What if the government could demand your library and bookstore records and had a special way of doing it where, legally, no one was ever allowed to report they'd been demanded, let alone fight the demands?

    Or, the classic "crazy" one: What if the government was secretly spying on your phonecalls? Don't tell me there are laws against that. They could do it if they really wanted, right?

    You want me to keep going?

    The government tends to do the insidious crap because, exactly as they've done with most of the above, they can then deny they're even doing it for several years until the weight of evidence becomes completely overwhelming then they stop that one specific thing and start the next one.

    You cut someone's tongue off, you've left a really big piece of physical evidence that sickens and outrages the world.

    You toss someone in jail without trial, in normal circumstances, and a lawyer seeking to make a name for themselves is on your ass within months.

    Pull the shady crap like suspending habeus corpus and you've got years before they even get it reinstated and can begin trying to get the guy you jailed back out.

    Keep shipping him off to Syria or Egypt for "questioning" and you get to torture, whilst claiming innocence, the whole time.

    Insidious works far better than blunt.

    Continuing the insidious theme:

    The British government is having major issues with a cleric they can't deport because he might face torture but who they can't make charges stick on in England.

    Blunt option: Jail without trial. They tried that, it caused outrage. They had to release him.

    Subtle tinfoil hat option: Zap him with a magnet. "Oh, the poor dear's had a stroke. He can't preach anymore. How awful." Then you take him to a nice secure hospital to protect him from the people who might do him harm and you keep repeating. Problem solved. You're helping him, not harming him.
  • Or you could do something far better and more sensible and hook up with a cute guy.
  • by kesuki ( 321456 ) on Sunday May 18, 2008 @07:45PM (#23456832) Journal
    and not continue using the same working equipment until it fails? LCDs only became 'affordable' compared to CRTs when Sony stopped making CRTs and switched to LCDs...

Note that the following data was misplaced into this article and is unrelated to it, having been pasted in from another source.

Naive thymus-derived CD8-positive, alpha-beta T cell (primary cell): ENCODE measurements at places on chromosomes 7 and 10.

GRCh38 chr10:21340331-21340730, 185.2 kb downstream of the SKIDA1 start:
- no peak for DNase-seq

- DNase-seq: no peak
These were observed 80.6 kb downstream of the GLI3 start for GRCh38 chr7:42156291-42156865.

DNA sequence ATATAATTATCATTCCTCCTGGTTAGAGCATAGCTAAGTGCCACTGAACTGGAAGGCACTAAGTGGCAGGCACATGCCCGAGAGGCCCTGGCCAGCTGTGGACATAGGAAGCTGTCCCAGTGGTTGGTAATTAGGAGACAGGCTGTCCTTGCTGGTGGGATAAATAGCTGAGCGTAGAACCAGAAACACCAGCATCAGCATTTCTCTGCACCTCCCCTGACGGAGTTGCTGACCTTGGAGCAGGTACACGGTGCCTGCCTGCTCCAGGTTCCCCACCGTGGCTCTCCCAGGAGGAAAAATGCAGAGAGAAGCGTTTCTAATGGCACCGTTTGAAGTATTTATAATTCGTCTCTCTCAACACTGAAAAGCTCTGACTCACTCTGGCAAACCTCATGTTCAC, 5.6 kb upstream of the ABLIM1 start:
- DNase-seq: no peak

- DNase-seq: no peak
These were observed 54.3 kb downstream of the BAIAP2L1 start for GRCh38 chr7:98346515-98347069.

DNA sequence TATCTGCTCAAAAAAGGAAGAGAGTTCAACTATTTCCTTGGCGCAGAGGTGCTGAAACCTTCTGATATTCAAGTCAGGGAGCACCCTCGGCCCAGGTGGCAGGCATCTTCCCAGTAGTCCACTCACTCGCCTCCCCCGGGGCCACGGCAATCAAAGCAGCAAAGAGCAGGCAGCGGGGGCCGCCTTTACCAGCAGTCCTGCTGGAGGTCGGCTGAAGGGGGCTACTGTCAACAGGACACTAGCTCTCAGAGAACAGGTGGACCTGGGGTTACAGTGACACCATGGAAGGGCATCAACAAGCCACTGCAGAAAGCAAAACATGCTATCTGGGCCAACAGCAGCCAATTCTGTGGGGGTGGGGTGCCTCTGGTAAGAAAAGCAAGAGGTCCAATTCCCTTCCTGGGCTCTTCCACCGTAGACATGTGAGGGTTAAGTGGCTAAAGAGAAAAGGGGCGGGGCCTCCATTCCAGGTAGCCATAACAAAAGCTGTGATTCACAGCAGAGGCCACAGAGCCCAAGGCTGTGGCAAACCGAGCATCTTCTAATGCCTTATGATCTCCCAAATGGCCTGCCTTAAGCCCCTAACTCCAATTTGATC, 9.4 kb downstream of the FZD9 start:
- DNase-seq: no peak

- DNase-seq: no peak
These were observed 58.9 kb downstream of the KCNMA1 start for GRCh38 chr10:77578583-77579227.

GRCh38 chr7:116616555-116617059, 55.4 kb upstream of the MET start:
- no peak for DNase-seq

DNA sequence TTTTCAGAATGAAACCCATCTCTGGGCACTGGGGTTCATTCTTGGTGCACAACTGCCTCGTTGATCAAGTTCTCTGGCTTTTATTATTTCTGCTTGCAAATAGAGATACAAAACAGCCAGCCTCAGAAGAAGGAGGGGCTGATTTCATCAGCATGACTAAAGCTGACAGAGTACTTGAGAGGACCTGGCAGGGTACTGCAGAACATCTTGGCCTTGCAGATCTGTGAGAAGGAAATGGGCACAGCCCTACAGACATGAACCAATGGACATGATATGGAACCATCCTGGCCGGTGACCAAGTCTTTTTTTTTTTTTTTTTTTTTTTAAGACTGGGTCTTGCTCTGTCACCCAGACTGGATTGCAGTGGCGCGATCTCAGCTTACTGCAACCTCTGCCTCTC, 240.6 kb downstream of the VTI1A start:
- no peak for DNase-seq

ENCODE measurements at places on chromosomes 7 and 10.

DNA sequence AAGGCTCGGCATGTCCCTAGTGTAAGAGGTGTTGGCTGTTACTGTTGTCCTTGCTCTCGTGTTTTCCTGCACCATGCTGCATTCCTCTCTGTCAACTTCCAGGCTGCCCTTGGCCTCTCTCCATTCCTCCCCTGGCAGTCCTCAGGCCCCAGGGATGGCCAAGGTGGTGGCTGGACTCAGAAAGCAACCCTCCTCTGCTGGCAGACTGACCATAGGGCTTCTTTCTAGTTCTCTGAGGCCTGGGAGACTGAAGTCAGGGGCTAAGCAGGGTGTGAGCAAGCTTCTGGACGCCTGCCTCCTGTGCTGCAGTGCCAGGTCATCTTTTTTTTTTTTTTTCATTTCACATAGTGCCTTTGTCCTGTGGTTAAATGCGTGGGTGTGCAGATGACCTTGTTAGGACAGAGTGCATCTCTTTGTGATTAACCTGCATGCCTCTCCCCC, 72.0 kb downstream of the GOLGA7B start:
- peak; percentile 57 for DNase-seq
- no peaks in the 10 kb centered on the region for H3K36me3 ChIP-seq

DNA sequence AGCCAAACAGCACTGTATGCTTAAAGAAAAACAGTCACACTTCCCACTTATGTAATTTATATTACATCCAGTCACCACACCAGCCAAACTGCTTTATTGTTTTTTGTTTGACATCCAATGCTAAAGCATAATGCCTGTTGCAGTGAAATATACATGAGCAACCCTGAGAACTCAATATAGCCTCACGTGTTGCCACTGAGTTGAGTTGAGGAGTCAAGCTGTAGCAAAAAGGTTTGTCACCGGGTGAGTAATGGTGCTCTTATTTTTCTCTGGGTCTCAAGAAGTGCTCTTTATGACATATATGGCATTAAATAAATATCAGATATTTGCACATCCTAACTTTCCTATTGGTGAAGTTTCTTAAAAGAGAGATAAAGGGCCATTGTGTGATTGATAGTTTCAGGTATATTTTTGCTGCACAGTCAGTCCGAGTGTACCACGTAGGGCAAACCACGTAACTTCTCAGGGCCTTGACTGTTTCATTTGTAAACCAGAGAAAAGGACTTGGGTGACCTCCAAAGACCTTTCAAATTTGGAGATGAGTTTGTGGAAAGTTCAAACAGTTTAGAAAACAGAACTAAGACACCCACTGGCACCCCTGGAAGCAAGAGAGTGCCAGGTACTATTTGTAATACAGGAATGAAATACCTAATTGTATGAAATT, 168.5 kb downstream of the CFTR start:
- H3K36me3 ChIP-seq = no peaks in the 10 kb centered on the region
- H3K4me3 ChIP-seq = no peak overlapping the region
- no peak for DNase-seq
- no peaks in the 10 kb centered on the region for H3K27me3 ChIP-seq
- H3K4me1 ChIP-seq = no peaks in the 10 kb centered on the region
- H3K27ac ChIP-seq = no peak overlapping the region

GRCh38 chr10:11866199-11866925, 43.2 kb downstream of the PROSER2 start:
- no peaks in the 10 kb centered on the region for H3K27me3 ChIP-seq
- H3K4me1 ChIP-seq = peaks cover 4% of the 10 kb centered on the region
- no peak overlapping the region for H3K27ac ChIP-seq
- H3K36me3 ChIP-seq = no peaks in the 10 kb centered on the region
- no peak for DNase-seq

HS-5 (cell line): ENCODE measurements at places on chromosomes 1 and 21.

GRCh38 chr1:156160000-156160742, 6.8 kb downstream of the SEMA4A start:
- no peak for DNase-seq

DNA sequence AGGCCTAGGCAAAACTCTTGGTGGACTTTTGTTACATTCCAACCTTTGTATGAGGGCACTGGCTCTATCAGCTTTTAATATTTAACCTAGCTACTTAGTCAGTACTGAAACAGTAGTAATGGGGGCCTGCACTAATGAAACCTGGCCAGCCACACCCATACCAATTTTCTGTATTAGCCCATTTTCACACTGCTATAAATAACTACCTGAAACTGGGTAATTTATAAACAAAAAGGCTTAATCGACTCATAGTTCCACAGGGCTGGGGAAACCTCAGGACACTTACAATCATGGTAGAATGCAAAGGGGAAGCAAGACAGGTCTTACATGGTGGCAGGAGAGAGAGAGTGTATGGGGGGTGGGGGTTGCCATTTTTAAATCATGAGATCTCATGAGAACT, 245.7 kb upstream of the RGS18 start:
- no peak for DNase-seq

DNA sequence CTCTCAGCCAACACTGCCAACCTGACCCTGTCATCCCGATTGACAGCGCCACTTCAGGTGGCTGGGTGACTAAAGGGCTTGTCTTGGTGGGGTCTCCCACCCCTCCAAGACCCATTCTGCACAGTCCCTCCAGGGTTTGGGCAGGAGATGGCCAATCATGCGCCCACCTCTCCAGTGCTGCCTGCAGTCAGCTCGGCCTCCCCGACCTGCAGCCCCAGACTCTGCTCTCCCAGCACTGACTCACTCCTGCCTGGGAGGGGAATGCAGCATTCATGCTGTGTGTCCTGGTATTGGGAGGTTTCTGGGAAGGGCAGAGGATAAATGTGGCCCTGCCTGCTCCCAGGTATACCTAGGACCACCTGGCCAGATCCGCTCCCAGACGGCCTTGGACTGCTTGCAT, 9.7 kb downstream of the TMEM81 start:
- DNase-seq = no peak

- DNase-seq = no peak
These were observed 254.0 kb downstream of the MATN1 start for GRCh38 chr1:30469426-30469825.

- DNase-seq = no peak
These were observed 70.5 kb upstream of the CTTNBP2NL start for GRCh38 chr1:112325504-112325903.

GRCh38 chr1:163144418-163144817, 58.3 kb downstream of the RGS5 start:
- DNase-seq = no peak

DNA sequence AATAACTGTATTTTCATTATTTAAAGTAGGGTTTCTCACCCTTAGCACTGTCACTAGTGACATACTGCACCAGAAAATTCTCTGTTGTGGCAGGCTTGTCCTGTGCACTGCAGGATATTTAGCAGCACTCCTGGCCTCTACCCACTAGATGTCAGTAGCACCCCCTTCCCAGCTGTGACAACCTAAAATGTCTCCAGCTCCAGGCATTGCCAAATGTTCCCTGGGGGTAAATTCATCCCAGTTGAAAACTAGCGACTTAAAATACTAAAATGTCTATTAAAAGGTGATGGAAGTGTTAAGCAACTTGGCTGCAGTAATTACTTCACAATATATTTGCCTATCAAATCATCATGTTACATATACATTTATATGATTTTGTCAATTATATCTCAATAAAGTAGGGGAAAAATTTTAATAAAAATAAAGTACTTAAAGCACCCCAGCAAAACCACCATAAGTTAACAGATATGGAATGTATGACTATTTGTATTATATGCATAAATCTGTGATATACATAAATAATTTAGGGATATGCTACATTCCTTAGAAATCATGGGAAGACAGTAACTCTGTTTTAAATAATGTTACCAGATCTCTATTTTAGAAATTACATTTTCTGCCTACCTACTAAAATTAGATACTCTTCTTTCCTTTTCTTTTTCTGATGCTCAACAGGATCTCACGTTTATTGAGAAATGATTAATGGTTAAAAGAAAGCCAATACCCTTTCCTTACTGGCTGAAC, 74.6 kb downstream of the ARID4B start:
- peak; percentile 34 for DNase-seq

also, LCDs http://en.wikipedia.org/wiki/Liquid_crystal_display [wikipedia.org] act on electric polarization, I've never exposed one to high magnetic fields, but is is entirely with in the realm of completely possible that a large surge of magnetic energy pulse could completely render the display illegible... the distortion could be as a result of 'induction' of internal electronic components...

    ah here we go http://en.wikipedia.org/wiki/Indium_Tin_Oxide [wikipedia.org] clearly states, ITO can be used as 'EMI shielding' suggesting that it would be black out by large magnetic pulses.

    ITO is also used in 'plasma' displays, so it seems that 'CRTs' are the only display type that can be 'timed' around large magnetic pulses...
  • by DrYak ( 748999 ) on Sunday May 18, 2008 @08:56PM (#23457264) Homepage
    TMS is actually a very old technique, which has been used for ages.

    It's not "magnetic stimulation". It's electrical stimulation. They are inducing a current in the brain, which not surprisingly interferes with the operation of the brain, since the brain partly operates with electrical currents.
    More or less yes. What makes TMS interesting is :
    - the effects are local. Whereas using electrodes, you basically fry the whole brain.
    - much finer tunning : you can slightly increase or dicrease the probability of neurons firing in target area, and have a lot of freedom of controlling how much "slightly".

    In my opinion, there is more fraud. Here is a quote from the article: 'Prof Allan Snyder, at the University of Sydney believes TMS can act as "a creativity-amplifying machine".'
    Not exactly, this the "... and maybe one day, we'll cure cancer / produce fast and cheap petabyte sized harddisk / eliminate terrorism / develop WMD", also known as "money whoring". Just putting some outrageously far-reaching speculation, in the hope the someone in the government will notice them and pour money in.

    Their "creativity stimultion application" is probably just shutting down some brain regions and stimulating other to see how this altered state of mind influence creativeness. Actual artists have been doing this for age using marijuanna, LSD, etc... except for *much* *much* *much* cheaper.

Doubt isn't the opposite of faith; it is an element of faith. - Paul Tillich, German theologian and historian